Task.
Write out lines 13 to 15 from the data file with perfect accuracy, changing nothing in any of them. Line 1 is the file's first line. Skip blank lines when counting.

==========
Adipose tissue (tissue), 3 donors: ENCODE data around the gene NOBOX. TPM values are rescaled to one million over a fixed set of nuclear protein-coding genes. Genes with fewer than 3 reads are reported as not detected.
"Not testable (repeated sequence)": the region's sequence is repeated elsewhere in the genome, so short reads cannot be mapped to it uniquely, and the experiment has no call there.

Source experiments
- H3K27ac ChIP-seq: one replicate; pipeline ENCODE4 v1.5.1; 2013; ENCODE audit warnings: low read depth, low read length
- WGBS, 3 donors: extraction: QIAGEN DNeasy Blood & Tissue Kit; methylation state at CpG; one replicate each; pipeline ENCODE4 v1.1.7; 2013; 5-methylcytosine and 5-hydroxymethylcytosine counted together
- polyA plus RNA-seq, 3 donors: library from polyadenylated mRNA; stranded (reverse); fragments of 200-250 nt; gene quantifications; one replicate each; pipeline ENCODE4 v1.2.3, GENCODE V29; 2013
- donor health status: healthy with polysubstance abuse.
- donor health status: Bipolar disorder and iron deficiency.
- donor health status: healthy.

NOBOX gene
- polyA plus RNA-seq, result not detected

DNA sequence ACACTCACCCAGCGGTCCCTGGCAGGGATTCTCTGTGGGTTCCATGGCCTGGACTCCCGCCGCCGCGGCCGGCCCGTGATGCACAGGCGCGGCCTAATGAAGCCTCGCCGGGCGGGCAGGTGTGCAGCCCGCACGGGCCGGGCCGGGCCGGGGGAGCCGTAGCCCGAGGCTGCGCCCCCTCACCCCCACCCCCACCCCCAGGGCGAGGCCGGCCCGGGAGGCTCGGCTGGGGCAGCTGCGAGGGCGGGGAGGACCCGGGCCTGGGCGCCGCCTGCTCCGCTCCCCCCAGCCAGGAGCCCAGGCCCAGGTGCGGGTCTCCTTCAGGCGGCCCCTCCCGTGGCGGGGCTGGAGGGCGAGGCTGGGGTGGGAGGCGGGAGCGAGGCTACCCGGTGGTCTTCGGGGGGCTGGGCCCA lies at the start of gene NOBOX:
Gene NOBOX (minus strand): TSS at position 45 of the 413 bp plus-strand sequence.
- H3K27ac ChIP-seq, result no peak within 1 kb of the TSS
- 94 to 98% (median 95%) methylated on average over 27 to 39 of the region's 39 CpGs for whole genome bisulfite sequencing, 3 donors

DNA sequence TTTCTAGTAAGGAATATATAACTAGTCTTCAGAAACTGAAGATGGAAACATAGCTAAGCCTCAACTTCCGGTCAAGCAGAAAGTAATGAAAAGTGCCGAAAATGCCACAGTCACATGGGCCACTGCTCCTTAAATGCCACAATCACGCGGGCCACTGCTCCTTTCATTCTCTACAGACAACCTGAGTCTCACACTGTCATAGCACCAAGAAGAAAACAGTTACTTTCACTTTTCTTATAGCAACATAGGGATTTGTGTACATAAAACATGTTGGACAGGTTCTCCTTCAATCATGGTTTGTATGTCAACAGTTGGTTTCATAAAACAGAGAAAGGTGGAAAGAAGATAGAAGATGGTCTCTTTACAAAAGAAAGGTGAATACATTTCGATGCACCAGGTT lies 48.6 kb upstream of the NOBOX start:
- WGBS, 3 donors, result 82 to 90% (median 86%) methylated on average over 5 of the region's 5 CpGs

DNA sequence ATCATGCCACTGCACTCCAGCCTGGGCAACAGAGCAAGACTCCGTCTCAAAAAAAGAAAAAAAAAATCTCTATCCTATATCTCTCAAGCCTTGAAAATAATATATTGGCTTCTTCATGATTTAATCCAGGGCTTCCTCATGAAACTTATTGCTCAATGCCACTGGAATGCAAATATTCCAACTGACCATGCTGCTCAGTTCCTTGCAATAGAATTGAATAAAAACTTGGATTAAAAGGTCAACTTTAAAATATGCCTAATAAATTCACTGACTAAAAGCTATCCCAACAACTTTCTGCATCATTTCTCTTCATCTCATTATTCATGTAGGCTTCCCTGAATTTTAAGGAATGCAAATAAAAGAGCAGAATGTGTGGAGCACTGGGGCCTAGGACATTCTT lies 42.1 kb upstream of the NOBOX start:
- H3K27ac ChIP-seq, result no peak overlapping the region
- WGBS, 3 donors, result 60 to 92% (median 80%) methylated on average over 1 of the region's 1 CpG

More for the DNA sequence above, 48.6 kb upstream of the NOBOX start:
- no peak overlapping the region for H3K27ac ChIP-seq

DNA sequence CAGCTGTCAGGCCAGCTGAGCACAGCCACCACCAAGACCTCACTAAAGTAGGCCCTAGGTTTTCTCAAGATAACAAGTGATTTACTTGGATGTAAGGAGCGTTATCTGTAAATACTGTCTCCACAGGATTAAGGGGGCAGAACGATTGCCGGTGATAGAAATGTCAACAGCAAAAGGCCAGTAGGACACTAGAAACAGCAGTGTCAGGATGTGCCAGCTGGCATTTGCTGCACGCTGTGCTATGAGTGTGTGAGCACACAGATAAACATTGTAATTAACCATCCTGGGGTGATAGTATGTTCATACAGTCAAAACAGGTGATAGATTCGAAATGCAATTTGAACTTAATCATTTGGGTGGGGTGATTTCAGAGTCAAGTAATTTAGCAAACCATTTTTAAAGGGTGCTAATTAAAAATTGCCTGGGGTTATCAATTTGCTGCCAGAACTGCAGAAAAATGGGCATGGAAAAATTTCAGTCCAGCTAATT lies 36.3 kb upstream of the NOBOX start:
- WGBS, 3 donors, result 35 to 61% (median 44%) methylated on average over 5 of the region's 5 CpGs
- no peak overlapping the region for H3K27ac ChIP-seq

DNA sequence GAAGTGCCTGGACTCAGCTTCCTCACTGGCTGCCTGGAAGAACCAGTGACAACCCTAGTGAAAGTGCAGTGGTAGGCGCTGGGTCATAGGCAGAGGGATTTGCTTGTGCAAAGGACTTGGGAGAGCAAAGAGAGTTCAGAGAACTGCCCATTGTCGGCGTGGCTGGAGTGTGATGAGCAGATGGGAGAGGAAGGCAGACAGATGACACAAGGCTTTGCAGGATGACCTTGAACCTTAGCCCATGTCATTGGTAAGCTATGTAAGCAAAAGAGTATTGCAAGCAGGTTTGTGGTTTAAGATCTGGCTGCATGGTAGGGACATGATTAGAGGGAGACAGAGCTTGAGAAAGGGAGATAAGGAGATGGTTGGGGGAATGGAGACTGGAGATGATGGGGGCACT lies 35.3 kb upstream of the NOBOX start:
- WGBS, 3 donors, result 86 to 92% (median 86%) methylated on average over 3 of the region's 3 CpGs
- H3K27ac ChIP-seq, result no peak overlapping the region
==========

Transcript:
Gene NOBOX (minus strand): TSS at position 45 of the 413 bp plus-strand sequence.
- H3K27ac ChIP-seq, result no peak within 1 kb of the TSS
- 94 to 98% (median 95%) methylated on average over 27 to 39 of the region's 39 CpGs for whole genome bisulfite sequencing, 3 donors